The hoodie-clad Silicon Valley engineer has become so omnipresent in popular culture that it's become a tired cliche. Now a hashtag campaign is challenging the stereotype that programmers fall somewhere on a spectrum between Facebook’s Mark Zuckerberg and Uber CEO Travis Kalanick.
It started with a recruiting ad for the tech company OneLogin, featuring a female engineer in glasses and a black t-shirt and a quote about what a great place OneLogin is work. While the ad campaign also featured several male employees of OneLogin, the image of the female engineer immediately began attracting attention after it went up in BART stations throughout the Bay Area. People didn't believe the ad.
On Facebook, one user wrote that the ad seemed like an attempt at comedy. Another wondered whether “women in particular buy this image of what a female software engineer looks like."
No, the ad wasn't trying to "snare" male engineers with an attractive woman. The woman was just one of the engineers who works at OneLogin. The woman in the ad, Isis Wenger, addressed the criticism in a blog post on Saturday:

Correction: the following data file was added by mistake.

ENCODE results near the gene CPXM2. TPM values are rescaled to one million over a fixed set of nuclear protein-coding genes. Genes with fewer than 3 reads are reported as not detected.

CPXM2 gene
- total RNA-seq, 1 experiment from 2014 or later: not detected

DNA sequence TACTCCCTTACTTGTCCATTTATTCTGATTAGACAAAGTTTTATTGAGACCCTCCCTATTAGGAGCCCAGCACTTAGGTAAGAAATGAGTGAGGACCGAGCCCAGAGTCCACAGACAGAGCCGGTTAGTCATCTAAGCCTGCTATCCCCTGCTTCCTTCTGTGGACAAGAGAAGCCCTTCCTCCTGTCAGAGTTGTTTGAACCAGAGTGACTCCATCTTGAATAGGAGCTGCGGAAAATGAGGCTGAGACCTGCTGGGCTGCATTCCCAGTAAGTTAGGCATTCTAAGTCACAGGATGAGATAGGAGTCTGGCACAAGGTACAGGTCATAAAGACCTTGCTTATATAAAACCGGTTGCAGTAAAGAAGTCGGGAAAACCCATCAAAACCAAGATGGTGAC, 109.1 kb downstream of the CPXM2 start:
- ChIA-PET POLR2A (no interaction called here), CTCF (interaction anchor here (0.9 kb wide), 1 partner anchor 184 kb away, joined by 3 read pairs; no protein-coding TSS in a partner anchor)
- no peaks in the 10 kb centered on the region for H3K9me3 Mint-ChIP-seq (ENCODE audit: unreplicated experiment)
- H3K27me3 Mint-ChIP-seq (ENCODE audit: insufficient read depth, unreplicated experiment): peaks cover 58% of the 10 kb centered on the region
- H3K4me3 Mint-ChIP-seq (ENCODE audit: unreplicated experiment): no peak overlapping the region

Some people think I’m not making “the right face”. Others think that this is unbelievable as to what “female engineers look like”. News flash: this isn’t by any means an attempt to label “what female engineers look like.” This is literally just ME, an example of ONE engineer at OneLogin. The ad is supposed to be authentic. My words, my face, and as far as I am concerned it is.
Wenger asked others who don’t fit the “cookie-cutter mold” to speak up using the hashtag #iLookLikeAnEngineer.
The hashtag has already inspired tens of thousands of posts on Twitter and Instagram. A website, ilooklikeanengineer.net, launched to aggregate all of the posts.
There were female engineers from NASA:
Moms who code:
And engineers who challenged racial stereotypes of the tech industry, too:
"At the end of the day, this is just an ad campaign and it is targeted at engineers," Wenger wrote in her post. "This is not intended to be marketed towards any specific gender — segregated thoughts like that continue to perpetuate sexist thought-patterns in this industry."
An average of about 3 percent of employees at 11 large tech companies that recently released employment data are black and 4 percent identify as Hispanic or Latino. The average number of women at the same companies was 35 percent.
In tech, these demographics certainly make up a small slice of the pie, but they're not non-existent. It's important to not pretend that they are.